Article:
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Student Creates Organization of Artists with Focus on Interdisciplinary Works

SiHK Brothers aim to represent “Heart of Art” at Meadows

SiHK Brothers is an organization of artists committed to creating interdisciplinary opportunities for artists locally and around the world. SiHK stands for “The Society of Individuality, Honor & Knowledge.” Adam A. Anderson, SiHK Brothers’ president and CEO, brought the organization to Meadows after its 2009 founding at his high school, Dreyfoos School of the Arts, in West Palm Beach, Fla. Anderson started the organization with his best friends Antony T. Clarke, who serves as vice president and director of operations, and Vinh Phu Pham, vice president and director of fine arts.

In high school, SiHK was created for the purpose of putting a title to the art that Anderson and his friends were crafting already. In order to both demonstrate this passion for creating and get more of Dreyfoos’s campus involved in an artistic movement, SiHK Brothers wrote a show for Black History Month that incorporated various talents in theatre and music and invited anyone with artistic interest to participate. The show accepted donations in lieu of admission, and all money raised was donated to charity.

Once high school ended for the artists and they parted ways, it became difficult for SiHK to produce any more shows. For the first year that the SiHK Brothers were apart, the organization was at a standstill.

“We lost our foundation,” said Anderson, “but I couldn’t just watch it disappear. ‘We built this brotherhood,’ I told the other guys. I wasn’t going to let it die.”

SiHK BrothersSo, when the SiHK Brothers reunited over winter break in 2009, they produced a music album and created a website.

“We decided we needed to make something that people felt compelled to look at,” Anderson recalled. “We also realized we didn’t have a clearly articulated purpose yet; there was no reason for people to join us in our movement.”

During summer 2010, the movement gained momentum. The SiHK Brothers wrote a purpose statement and brainstormed ideas for furthering the organization’s cause. Aware that SMU Meadows encourages its students to “start a movement” by exploring, innovating and creating, Anderson decided that he really wanted to integrate SiHK into Meadows, and as a first effort made plans to co-produce a show with fellow theatre student and friend Jeffrey Moffitt, an active participant in SMU Student Theatre (SMUST).

What started out as a simple idea turned into a successful reality: a production of Metamorphoses, a play by Mary Zimmerman, which ran for five well-attended nights in the Bob Hope Lobby of the Owen Arts Center in November 2010. Students from all over campus had an overwhelmingly positive response to the first SiHK production at the school.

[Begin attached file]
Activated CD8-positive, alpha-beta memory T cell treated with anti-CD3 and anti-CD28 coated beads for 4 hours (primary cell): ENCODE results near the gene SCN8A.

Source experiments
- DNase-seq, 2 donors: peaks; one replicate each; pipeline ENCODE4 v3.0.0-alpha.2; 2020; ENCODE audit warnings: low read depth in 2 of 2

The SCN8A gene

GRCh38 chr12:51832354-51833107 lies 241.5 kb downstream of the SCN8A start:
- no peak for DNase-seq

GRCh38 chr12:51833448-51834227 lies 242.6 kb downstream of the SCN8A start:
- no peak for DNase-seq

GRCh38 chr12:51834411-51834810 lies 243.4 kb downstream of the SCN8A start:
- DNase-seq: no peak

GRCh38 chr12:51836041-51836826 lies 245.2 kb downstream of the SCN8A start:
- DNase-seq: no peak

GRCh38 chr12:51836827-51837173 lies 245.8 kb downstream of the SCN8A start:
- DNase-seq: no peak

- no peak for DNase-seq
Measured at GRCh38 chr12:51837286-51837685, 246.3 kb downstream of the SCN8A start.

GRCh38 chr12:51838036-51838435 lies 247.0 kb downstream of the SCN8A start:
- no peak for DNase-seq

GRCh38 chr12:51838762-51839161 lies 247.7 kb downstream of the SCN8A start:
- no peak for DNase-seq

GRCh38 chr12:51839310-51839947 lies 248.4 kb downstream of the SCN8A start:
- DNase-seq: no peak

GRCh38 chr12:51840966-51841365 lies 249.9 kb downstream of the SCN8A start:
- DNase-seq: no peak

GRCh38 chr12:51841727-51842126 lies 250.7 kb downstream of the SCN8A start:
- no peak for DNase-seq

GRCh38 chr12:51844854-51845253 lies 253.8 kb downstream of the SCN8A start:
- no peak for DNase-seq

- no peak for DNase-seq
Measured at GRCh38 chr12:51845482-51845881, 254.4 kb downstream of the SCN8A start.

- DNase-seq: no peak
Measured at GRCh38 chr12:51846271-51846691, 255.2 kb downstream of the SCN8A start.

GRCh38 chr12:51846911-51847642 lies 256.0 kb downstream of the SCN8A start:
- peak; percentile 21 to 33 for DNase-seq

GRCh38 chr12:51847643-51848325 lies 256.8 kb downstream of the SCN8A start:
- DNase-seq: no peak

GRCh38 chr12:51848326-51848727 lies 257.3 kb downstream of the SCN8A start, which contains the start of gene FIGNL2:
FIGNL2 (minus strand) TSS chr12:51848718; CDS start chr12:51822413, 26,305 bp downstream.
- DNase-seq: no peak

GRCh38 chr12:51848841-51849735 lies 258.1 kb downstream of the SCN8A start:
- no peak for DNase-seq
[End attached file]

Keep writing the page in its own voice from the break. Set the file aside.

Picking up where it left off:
After Metamorphoses ended, Anderson met actor and singer Akron Watson, who is currently acting in To Kill A Mockingbird at the Dallas Theater Center. Watson and Anderson were rehearsing together in The Shipment at the Undermain Theatre. Watson was struck by the idea of SiHK Brothers and proposed a musical collaboration with Anderson.

“He asked if he could write music with us in exchange for being a part of the movement,” said Anderson. “I was ecstatic; he’s so experienced and he really knows his way around.”

Meanwhile, back in Florida, Clarke worked on his camera and PhotoShop skills, while Pham researched photography, visual arts and linguistics in order to increase the quality of work that SiHK produced. During summer 2011, SiHK Brothers’ high school mentor, Garry Q. Lewis, introduced them to his brother, public relations consultant Bruce Lewis, president and CEO of L.B. Limited & Associates, Inc. Lewis immediately took to the idea of SiHK Brothers and offered to be their business advisor for two years for free.

“He really invested himself in our company,” Anderson said. “He advised us on how to structure our business. It was revitalizing.”

In fall 2011, Anderson came back to Meadows with his eyes open to opportunity. He has widened the network of people involved in SiHK on campus, and is currently working with them every Sunday and Monday to develop a new, original stage production titled This Way to Freedom.

“Right now we have people from every performing aspect of Meadows interested and involved in our organization,” said Anderson. “We have dancers, actors and musicians getting together to make art.”

SiHK is preparing to premiere this interdisciplinary show February 16-19, 2012. Anyone interested in participating or contributing ideas can go to the green room in the basement of Owen Arts Center on Sundays between 3 and 5 p.m. or on Mondays between 6 and 8 p.m. When asked what room SiHK meets in, Anderson responded, “It’s always a different room. Just listen for the music – you’ll find us where you find it.”

Look for the “heart of art” symbol (found at www.sihkbrothers.com) around campus to see what programs and events SiHK is sponsoring.

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